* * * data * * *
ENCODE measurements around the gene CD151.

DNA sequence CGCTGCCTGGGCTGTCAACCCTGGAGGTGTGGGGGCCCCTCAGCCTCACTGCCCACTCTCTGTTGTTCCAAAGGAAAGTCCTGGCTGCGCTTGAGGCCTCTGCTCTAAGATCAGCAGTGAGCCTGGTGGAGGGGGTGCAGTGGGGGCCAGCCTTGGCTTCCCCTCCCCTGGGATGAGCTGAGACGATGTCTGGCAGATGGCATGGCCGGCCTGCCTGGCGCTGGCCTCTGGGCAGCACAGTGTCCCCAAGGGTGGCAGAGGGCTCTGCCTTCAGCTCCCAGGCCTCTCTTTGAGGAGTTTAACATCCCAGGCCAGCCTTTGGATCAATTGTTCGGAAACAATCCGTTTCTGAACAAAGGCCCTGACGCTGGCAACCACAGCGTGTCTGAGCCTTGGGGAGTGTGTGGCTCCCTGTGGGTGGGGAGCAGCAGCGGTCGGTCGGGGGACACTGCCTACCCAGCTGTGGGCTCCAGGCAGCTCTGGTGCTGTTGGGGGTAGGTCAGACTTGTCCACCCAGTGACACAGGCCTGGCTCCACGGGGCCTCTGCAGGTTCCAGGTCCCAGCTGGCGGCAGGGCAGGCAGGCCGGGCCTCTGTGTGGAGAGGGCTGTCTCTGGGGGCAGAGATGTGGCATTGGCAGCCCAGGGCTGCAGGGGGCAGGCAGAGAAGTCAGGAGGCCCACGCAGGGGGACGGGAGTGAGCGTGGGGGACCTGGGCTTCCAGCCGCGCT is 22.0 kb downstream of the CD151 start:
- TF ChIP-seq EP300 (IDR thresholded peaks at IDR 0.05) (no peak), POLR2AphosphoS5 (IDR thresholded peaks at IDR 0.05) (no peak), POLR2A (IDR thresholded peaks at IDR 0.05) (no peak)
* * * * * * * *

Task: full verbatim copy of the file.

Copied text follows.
ENCODE measurements around the gene CD151.

DNA sequence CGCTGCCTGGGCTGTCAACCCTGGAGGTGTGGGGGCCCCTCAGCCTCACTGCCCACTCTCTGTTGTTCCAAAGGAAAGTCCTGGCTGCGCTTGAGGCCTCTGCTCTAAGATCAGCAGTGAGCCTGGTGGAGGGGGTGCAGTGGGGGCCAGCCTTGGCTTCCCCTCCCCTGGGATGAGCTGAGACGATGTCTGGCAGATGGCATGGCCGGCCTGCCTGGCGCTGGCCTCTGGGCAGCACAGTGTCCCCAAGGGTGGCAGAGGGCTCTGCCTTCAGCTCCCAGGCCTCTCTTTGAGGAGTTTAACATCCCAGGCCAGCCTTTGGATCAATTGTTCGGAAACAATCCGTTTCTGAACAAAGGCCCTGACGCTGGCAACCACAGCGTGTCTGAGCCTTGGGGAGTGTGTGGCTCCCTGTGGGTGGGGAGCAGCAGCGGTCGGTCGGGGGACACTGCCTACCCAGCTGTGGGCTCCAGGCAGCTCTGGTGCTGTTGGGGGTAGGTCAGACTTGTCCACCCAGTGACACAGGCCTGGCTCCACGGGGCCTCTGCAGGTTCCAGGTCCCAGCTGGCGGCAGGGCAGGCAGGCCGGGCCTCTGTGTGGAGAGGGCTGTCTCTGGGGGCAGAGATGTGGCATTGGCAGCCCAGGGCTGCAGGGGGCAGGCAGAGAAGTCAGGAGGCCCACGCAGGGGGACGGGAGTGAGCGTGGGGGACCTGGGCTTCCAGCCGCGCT is 22.0 kb downstream of the CD151 start:
- TF ChIP-seq EP300 (IDR thresholded peaks at IDR 0.05) (no peak), POLR2AphosphoS5 (IDR thresholded peaks at IDR 0.05) (no peak), POLR2A (IDR thresholded peaks at IDR 0.05) (no peak)